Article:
From their very beginning, Dolin argues, lighthouses were a priority for the U.S., with Congress passing a Lighthouse Act as its ninth law, and with American presidents from Washington to Jefferson and beyond weighing in on where lighthouses should be placed and who should tend them.
Listen to a podcast interview with Dolin about his latest book, published this spring by WW Norton.
“It was partly a function of how important lighthouses were to the commerce of the country,” says Dolin, “but also the size of the government enabled presidents to reach down and get involved in those kinds of day to day decisions that they certainly couldn’t get involved in in later years.”
In the interview, Dolin shares memories of MIT and how it inspired his pursuit of a career telling such stories. Having worked for environmental protection causes in New England for much of his career as a scientist, Dolin found in this topic a perfect fit for his personality.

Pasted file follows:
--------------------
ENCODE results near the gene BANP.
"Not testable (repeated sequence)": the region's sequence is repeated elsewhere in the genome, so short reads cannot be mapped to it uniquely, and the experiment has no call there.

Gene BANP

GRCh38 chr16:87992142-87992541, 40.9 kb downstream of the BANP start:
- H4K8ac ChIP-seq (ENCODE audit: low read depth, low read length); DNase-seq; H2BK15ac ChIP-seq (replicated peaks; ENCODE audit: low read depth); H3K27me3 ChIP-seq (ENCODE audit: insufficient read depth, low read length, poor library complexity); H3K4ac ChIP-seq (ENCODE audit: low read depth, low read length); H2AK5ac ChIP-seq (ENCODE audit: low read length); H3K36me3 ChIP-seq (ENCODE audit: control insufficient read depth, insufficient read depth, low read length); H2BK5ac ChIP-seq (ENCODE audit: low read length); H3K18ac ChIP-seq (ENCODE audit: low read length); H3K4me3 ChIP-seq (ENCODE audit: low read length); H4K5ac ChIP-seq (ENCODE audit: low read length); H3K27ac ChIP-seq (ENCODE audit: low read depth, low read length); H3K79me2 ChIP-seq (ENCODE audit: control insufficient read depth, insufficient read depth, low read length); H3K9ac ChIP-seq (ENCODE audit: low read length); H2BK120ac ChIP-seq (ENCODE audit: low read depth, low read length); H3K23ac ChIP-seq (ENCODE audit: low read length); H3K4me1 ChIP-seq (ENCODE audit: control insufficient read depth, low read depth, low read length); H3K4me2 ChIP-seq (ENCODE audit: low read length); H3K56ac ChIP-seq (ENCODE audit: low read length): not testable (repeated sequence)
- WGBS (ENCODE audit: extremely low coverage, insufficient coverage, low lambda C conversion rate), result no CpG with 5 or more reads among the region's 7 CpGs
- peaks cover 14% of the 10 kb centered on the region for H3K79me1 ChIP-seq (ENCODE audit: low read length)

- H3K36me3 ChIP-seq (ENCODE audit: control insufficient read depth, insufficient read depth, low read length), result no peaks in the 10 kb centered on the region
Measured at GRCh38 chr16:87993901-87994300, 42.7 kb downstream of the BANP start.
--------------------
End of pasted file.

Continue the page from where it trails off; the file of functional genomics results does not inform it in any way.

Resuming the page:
“This is an amazing story of the American experience,” says Dolin. “Lighthouses offer a great opportunity to tell a narrative history of the United States that is fascinating and consequential…when I finished the book I realized that each chapter could have been its own book. There’s so much rich history out there about America’s lighthouses.”
Listen to the full interview above then visit the Alumni Association's Slice of MIT Podcast page on SoundCloud.